From Black-box to White-box: Examining Confidence Calibration under different Conditions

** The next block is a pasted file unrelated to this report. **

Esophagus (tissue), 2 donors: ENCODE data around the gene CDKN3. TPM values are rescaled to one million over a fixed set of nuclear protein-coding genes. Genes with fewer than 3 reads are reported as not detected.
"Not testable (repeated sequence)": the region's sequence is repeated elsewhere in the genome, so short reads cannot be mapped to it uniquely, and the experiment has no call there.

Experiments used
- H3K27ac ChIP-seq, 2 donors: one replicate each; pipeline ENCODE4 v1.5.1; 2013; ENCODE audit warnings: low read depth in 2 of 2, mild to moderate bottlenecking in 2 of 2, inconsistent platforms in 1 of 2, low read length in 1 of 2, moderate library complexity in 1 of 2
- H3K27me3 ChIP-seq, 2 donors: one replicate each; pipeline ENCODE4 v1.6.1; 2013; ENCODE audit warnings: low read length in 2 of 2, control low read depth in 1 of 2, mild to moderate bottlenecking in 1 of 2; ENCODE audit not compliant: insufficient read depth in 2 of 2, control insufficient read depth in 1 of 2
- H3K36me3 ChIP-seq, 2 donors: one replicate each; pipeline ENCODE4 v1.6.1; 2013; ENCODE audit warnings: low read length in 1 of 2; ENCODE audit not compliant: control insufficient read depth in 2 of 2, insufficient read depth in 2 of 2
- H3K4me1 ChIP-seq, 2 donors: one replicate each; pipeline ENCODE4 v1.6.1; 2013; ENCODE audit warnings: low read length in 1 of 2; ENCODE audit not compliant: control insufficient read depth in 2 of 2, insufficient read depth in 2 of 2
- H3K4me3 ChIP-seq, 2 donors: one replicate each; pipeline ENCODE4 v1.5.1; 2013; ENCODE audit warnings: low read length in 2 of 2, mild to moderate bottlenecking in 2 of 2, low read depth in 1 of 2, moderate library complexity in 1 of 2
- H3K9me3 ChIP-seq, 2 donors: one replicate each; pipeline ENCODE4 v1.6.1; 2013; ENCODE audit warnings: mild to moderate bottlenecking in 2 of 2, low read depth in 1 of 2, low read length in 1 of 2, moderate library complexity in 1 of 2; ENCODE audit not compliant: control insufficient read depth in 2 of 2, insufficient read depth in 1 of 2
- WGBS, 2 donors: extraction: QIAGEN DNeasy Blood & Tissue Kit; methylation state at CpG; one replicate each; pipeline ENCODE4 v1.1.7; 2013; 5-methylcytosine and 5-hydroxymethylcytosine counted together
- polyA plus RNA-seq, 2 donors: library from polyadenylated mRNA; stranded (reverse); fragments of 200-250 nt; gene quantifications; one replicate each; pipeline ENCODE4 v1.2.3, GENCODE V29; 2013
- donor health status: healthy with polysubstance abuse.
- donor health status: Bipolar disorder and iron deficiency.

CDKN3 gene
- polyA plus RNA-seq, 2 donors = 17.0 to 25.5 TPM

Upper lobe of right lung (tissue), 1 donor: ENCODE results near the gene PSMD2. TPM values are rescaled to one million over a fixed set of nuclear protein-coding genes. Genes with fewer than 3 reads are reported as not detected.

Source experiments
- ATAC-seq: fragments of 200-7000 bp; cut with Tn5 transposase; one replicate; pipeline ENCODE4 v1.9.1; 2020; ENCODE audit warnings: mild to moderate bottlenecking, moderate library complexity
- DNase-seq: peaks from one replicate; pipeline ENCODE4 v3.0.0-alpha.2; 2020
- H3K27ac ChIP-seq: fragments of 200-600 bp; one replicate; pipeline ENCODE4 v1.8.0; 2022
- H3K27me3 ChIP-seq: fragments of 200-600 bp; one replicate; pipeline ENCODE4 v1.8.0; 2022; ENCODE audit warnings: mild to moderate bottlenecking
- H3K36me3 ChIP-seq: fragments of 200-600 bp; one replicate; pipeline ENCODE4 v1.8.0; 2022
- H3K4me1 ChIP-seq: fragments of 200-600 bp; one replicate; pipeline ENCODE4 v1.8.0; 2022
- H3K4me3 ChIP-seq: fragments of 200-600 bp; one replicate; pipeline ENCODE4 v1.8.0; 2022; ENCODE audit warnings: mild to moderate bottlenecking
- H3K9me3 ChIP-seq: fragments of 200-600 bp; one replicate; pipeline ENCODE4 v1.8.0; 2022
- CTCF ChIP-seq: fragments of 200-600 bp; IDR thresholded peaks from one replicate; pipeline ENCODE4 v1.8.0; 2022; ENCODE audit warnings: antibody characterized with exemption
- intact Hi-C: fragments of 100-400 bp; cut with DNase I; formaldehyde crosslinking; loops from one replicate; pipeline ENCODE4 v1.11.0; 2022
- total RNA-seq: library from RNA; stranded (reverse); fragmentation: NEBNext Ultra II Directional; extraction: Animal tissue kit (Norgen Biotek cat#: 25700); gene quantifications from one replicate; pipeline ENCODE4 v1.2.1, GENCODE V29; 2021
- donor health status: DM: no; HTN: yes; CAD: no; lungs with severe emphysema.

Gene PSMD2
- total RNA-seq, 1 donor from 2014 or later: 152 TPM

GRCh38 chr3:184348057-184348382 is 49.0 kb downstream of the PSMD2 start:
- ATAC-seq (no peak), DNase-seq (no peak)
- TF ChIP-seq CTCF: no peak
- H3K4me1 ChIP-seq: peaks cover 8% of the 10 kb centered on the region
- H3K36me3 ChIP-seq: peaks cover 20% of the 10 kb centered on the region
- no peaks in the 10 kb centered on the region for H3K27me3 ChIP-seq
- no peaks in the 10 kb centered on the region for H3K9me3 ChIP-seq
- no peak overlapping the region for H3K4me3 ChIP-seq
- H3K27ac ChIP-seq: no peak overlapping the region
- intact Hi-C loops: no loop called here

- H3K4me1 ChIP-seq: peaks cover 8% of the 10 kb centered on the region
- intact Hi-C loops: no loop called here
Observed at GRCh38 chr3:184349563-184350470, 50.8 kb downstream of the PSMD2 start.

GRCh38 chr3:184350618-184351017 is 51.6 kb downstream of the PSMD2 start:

Confidence calibration is a major concern when applying artificial neural networks in safety-critical applications. Since most research in this area has focused on classification in the past, confidence calibration in the scope of object detection has gained more attention only recently. Based on previous work, we study the miscalibration of object detection models with respect to image location and box scale. Our main contribution is to additionally consider the impact of box selection methods like non-maximum suppression to calibration. We investigate the default intrinsic calibration of object detection models and how it is affected by these post-processing techniques. For this purpose, we distinguish between black-box calibration with non-maximum suppression and white-box calibration with raw network outputs. Our experiments reveal that post-processing highly affects confidence calibration. We show that non-maximum suppression has the potential to degrade initially well-calibrated predictions, leading to overconfident and thus miscalibrated models.